Belfast Telegraph

Why our celebs are gagging to go to court

By Lindy McDowell

They used to say that you hadn't made it until you had a stalker. This season, however, the celeb must-have is definitely the super-injunction.

Everybody who is anybody has one. These things are now being churned out of the courts with the dizzying regularity of Premiership footballers being spat from the revolving door of a late night cocktail bar.

The super-injunction is a legal device which not only stops media outlets disclosing certain information about the public figure in question, it also prevents the media outlets from even disclosing that such an injunction exists.

It can also prevent people covered by the injunction from speaking to the media unless of course (this is crucial) the courts decide to waive that bit of the ruling.

But the celeb covered by the injunction must not be identified IN ANY WAY.

Not everyone resorting to this sort of gagging order is a footballer (although England could easily field a Super-Injunction XI) and it doesn't just happen across the water (although I can't enlarge on that for legal reasons).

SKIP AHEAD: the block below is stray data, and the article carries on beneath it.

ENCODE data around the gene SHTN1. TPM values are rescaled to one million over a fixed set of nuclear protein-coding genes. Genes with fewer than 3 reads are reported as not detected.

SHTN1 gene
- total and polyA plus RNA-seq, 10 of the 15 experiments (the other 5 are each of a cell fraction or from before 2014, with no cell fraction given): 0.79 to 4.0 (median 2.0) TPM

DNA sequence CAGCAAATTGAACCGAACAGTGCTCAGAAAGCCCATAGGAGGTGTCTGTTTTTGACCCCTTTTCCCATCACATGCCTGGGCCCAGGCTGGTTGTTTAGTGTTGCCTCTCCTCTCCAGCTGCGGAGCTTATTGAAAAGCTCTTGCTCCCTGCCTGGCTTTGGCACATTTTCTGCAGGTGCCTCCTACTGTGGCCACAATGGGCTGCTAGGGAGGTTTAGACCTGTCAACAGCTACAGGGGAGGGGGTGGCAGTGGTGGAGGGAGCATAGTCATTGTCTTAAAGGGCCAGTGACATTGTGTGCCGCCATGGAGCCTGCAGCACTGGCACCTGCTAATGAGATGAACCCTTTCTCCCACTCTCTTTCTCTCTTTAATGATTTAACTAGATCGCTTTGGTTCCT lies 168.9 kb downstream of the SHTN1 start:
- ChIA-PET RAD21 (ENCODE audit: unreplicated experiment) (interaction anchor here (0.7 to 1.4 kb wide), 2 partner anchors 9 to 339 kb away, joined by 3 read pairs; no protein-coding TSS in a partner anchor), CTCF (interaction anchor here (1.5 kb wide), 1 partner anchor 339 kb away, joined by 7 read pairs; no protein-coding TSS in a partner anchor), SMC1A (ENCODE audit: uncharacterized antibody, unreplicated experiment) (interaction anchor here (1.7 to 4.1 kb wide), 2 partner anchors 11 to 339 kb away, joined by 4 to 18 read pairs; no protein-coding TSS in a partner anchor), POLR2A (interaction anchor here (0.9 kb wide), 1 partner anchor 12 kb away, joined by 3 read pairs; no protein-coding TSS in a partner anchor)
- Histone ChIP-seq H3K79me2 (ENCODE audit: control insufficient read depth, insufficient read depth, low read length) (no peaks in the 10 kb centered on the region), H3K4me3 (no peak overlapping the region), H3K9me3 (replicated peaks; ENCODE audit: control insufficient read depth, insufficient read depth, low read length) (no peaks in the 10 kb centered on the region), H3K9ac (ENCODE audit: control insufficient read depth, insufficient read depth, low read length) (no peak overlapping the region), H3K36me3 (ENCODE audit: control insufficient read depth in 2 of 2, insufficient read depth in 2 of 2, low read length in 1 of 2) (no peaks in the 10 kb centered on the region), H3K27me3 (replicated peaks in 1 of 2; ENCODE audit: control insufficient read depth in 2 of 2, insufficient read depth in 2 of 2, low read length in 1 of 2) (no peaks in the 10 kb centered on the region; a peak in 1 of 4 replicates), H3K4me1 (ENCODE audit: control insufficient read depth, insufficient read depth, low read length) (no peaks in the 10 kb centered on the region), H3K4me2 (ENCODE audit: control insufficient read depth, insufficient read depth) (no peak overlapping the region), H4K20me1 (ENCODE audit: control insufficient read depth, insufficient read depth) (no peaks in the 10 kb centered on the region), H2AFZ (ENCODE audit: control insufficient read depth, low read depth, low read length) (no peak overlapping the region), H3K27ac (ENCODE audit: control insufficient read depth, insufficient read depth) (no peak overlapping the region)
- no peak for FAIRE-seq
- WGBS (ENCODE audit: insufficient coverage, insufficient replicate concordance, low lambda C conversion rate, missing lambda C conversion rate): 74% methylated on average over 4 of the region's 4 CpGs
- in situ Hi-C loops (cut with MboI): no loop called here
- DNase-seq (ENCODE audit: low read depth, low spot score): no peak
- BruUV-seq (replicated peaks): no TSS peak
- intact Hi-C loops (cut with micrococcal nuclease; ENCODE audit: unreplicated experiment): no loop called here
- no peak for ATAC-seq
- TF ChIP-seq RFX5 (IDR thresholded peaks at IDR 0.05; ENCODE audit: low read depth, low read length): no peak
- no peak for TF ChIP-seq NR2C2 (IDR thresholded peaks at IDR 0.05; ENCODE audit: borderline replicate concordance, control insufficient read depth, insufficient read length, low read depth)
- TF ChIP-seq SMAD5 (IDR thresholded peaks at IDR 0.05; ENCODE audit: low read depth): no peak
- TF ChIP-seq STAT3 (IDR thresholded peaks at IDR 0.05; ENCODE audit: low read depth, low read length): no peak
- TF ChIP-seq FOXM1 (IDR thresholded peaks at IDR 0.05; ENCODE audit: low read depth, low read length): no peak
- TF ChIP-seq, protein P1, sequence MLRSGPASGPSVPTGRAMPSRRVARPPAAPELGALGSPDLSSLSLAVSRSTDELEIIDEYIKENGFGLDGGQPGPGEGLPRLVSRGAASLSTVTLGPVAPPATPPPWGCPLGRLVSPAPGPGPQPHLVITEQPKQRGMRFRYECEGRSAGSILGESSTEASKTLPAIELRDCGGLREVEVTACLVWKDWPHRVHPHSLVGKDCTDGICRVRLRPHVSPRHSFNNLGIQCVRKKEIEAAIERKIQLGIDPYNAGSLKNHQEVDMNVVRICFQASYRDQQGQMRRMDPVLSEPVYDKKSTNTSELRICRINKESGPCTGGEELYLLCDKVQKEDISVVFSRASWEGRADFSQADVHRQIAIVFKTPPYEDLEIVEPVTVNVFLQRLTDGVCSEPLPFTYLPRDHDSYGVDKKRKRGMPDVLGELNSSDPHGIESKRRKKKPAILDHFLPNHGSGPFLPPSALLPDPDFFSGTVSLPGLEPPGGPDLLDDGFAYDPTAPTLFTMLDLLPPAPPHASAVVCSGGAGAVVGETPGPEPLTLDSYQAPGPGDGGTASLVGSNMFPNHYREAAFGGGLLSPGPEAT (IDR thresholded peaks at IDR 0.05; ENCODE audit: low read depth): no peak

And if you think all of that's confusing there's also the whole minefield of privacy law which is already costing the taxpayer (under legal aid) eye-watering sums of money.

Does any of this matter?

It does if you care about freedom of speech. And, ultimately, most of us do.

But what strikes me, as the real insanity in all this, is how come the well-heeled who take out these injunctions can't see how counter-productive their expensive litigation really is?

It will all come out in the wash eventually.

And when the truth hits the fans, prepare yourself for the real backlash.

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